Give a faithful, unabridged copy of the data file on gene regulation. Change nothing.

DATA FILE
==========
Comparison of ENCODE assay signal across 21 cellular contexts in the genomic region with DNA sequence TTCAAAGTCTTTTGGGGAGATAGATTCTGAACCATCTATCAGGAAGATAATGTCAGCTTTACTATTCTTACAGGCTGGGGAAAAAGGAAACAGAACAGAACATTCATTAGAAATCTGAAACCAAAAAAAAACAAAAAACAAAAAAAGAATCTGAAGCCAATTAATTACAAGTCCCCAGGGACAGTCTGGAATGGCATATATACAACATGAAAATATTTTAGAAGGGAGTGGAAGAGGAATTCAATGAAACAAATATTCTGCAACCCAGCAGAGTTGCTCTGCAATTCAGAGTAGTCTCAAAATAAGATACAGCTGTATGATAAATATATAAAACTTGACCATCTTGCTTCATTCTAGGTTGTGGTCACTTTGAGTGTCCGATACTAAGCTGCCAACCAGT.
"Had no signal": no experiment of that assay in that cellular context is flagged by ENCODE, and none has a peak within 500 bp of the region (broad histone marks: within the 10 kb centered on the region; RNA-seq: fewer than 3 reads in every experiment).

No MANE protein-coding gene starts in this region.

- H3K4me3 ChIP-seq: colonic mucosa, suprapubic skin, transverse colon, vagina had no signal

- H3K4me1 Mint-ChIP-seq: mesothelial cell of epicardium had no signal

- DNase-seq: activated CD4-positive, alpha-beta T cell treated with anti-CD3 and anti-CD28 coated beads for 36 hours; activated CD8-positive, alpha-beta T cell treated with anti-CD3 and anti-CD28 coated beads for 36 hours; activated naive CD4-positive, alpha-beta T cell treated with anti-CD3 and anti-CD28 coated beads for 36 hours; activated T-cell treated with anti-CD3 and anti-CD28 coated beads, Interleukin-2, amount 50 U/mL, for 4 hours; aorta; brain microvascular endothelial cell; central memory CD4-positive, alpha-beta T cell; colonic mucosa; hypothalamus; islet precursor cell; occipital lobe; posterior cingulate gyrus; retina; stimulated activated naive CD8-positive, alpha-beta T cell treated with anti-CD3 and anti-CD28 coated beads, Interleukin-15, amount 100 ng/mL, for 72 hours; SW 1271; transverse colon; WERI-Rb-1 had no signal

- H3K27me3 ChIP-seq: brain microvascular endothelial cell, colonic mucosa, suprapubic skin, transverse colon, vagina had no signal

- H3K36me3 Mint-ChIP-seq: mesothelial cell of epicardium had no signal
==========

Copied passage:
Comparison of ENCODE assay signal across 21 cellular contexts in the genomic region with DNA sequence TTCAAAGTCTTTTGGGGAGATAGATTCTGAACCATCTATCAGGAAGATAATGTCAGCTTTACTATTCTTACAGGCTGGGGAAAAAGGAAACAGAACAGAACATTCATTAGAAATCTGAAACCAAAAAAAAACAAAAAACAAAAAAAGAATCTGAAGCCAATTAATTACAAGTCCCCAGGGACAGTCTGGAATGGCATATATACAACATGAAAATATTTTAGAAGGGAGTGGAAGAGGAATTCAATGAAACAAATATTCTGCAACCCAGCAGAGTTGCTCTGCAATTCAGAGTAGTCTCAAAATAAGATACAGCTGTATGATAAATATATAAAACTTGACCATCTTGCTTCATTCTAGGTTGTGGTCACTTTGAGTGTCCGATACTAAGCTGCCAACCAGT.
"Had no signal": no experiment of that assay in that cellular context is flagged by ENCODE, and none has a peak within 500 bp of the region (broad histone marks: within the 10 kb centered on the region; RNA-seq: fewer than 3 reads in every experiment).

No MANE protein-coding gene starts in this region.

- H3K4me3 ChIP-seq: colonic mucosa, suprapubic skin, transverse colon, vagina had no signal

- H3K4me1 Mint-ChIP-seq: mesothelial cell of epicardium had no signal

- DNase-seq: activated CD4-positive, alpha-beta T cell treated with anti-CD3 and anti-CD28 coated beads for 36 hours; activated CD8-positive, alpha-beta T cell treated with anti-CD3 and anti-CD28 coated beads for 36 hours; activated naive CD4-positive, alpha-beta T cell treated with anti-CD3 and anti-CD28 coated beads for 36 hours; activated T-cell treated with anti-CD3 and anti-CD28 coated beads, Interleukin-2, amount 50 U/mL, for 4 hours; aorta; brain microvascular endothelial cell; central memory CD4-positive, alpha-beta T cell; colonic mucosa; hypothalamus; islet precursor cell; occipital lobe; posterior cingulate gyrus; retina; stimulated activated naive CD8-positive, alpha-beta T cell treated with anti-CD3 and anti-CD28 coated beads, Interleukin-15, amount 100 ng/mL, for 72 hours; SW 1271; transverse colon; WERI-Rb-1 had no signal

- H3K27me3 ChIP-seq: brain microvascular endothelial cell, colonic mucosa, suprapubic skin, transverse colon, vagina had no signal

- H3K36me3 Mint-ChIP-seq: mesothelial cell of epicardium had no signal